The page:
Buy This Instead: Next time you’re searing a steak or grilling fish or vegetables, fire up your barbecue or use a flat-bottomed skillet on the stovetop instead.

06: Pantry Staples

Toss this: old pantry staples

Empty food cabinets and use your sense of smell or taste to take stock of pantry staples. Smell pantry items (i.e. flour, nuts), or do a quick taste test and dispose of anything rancid. Keep a running list of items you need to replace [and] get rid of items you didn’t or won’t use. Look for expiration dates on packages and cans, and dispose of anything that is old. Finally, be ruthless: If you have six cans of creamed corn and your child has developed a corn allergy, you can safely donate the creamed corn.

Restock Smartly: When restocking the cabinet, think like a grocer and place items with the nearest expiration dates in the front so you will remember to use those staples first.

07: Toaster

Sandwich Toaster

Needless Items: Sandwich Toaster or Pop-up Toaster

A toaster is one of those kitchen must-haves. However, a toaster oven will give you more value for your money compared to a conventional pop-up model or sandwich toaster. Sure, the latter may seem like the best thing since sliced bread, but it can only toast it. A toaster oven can do that and more including warming leftovers, melting cheese and broiling burgers. And unlike, pop-up toasters, mice can’t climb inside them to snack on breadcrumbs — unless you leave the oven door open.

The same goes for sandwich toaster. It holds measly amounts of food, is bulky, and frankly a waste of good kitchen space.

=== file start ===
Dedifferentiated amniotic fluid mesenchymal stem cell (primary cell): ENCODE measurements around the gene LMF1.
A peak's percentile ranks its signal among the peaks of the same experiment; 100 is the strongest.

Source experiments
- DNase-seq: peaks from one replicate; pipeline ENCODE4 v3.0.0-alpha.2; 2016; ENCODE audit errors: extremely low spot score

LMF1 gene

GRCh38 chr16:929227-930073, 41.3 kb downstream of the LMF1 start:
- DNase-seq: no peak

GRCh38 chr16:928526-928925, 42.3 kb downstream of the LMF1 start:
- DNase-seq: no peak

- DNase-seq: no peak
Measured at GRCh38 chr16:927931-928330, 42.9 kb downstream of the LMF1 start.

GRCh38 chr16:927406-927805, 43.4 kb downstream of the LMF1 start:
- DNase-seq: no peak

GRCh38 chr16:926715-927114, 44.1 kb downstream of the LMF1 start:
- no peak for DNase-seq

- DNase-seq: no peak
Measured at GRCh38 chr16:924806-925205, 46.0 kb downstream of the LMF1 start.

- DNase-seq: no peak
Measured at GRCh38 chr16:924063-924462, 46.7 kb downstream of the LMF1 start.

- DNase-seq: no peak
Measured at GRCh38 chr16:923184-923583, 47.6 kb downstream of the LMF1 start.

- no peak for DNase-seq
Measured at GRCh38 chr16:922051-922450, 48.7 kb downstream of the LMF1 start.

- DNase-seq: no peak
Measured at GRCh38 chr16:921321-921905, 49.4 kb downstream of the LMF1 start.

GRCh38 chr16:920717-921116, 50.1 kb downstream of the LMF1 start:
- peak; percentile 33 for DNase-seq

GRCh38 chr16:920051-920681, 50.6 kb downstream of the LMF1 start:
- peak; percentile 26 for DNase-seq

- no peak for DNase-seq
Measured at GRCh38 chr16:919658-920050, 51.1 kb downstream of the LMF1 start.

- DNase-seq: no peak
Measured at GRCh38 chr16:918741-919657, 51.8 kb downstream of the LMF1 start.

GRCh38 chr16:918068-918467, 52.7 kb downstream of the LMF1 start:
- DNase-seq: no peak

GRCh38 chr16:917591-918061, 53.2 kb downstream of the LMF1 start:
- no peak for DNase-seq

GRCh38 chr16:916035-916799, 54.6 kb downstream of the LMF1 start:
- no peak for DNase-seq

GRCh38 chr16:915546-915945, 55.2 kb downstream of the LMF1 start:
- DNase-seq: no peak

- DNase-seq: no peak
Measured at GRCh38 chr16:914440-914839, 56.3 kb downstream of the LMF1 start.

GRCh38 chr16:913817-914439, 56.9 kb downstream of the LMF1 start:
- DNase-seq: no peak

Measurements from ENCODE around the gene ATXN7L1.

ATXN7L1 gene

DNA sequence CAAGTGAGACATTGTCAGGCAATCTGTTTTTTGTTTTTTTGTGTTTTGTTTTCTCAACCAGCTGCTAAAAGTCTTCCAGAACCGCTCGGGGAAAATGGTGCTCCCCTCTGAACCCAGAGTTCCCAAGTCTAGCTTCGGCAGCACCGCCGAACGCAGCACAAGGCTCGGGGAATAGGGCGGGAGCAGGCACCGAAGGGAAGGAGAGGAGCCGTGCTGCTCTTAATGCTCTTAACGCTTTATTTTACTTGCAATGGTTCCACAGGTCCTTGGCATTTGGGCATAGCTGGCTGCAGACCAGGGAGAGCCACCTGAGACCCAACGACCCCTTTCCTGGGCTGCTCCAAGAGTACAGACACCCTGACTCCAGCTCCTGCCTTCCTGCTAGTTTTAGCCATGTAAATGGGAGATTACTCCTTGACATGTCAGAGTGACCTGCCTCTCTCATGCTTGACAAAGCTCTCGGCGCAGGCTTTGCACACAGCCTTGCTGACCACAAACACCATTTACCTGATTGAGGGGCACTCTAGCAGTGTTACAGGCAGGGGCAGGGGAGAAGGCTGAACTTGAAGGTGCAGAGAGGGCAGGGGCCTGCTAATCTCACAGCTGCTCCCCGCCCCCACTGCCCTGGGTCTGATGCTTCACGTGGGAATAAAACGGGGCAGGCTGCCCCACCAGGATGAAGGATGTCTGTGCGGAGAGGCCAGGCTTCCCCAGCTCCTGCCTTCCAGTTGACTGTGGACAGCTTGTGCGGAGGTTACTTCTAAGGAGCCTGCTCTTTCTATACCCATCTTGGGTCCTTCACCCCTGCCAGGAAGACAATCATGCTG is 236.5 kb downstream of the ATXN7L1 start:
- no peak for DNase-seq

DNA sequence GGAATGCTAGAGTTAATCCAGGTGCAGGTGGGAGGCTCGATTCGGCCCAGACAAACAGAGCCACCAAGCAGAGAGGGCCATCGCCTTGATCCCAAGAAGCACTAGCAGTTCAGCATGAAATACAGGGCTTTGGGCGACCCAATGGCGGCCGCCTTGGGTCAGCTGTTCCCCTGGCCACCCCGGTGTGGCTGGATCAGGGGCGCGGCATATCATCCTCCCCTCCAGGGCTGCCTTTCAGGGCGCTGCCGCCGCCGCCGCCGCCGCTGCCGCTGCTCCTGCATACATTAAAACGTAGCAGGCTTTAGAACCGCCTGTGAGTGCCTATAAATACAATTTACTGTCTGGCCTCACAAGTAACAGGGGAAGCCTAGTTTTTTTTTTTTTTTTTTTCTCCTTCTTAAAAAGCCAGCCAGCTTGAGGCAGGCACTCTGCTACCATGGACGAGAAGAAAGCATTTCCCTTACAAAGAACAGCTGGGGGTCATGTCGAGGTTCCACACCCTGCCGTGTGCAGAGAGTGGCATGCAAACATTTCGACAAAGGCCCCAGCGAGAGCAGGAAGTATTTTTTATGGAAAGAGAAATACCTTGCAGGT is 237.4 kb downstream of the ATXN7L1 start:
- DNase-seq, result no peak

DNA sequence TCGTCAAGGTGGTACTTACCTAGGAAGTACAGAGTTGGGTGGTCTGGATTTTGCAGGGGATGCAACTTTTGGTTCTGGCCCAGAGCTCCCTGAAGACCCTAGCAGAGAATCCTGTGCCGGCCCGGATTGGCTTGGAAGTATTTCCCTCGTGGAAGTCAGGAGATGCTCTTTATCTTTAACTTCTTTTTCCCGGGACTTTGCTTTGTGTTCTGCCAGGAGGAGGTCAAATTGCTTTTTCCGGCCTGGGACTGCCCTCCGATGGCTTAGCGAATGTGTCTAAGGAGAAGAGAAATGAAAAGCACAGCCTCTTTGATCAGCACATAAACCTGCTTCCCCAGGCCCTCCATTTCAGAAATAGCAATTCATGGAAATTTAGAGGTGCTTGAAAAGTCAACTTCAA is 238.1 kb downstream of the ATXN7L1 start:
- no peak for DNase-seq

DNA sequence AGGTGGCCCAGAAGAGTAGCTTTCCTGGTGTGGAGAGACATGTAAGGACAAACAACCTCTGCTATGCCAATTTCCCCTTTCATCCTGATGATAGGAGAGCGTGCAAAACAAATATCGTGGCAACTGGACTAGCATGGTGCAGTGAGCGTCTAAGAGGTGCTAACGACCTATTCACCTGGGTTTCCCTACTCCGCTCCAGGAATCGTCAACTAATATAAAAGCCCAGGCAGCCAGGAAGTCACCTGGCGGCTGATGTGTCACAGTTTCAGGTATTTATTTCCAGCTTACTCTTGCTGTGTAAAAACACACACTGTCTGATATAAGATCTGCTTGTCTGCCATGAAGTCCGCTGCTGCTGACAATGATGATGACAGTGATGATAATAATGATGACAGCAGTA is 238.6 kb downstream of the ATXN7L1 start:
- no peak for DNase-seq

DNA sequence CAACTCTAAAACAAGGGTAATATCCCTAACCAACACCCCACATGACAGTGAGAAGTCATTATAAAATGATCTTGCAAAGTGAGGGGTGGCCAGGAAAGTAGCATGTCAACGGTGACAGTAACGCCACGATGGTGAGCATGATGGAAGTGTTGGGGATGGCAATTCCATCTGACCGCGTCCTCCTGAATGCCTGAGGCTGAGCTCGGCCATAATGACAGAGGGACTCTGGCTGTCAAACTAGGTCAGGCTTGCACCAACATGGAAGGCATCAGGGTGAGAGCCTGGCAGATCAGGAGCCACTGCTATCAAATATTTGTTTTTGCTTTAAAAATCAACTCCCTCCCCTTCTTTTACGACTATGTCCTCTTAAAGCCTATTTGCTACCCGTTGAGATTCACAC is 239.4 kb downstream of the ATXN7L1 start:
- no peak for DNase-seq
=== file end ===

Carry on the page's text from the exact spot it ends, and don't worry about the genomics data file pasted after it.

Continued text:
Toaster Oven

Buy This Instead: The replacement for a pop-up toaster or sandwich toaster would be either a regular toaster oven, or a regular oven which mostly comes with a grilling function. If you’re not so big on using toaster ovens, you can forgo that as well, and simply toast your bread in the oven. Save space by tossing out or donating the two to a charitable home.

08: Pots and Pans

Damaged Pot and Pan

Unhealthy Elements: Damaged pots and pans with peeling or scratched surfaces

Sort through all of your cooking and baking pans to determine what needs to go and what can stay. Throw out any pots, skillets, and baking pans that have peeling or scratched surfaces, as they are no longer safe to use. Toss pans with baked-on gunk that won’t come off; donate specialty pans that you never use.

Cookware

Try This: Organize the pots and pans by size, and only keep the ones you use on a regular basis. See if every lid has a pot—if not, out goes the lid. If you can, get new pots and pans.

09: Cutlery, Cutting Tools and Egg Slicer

Egg Slicer
Cutlery
Old Cutting Board

Toss These: Never used cutlery, cutting tools and egg slicer

Clean out drawers that hold your gadgets, silverware, knives and egg slicer. Get rid of mismatched silverware pieces, never-used tools, and lesser-quality knives. An egg slicer not only takes up space, but its usage is rather restricted to slicing hard boiled eggs. Unless you find yourself needing to slice plenty of eggs on a daily basis, toss this utensil out and use your knife as a replacement.

Cutlery
New Cutting Board

Try This: Keeping only what you need and use regularly ensures that you’ll be able to quickly find what you need when you need it.

Bags

Paper Grocery Bags
Grocery Bags

Toss This: Grocery bag

It’s time to clear your cabinet! We cannot overemphasize the need to toss reusable shopping bags or stash them in your car instead of a cabinet or drawer—this will open up a good deal of cabinet space for storing more important kitchen gear. Paper grocery and shopping bags piling up?

Try This: Keep only those you’ll need for a week or two and recycle the rest. Or check with local food pantries or homeless shelters to see if they can use your extra baggage.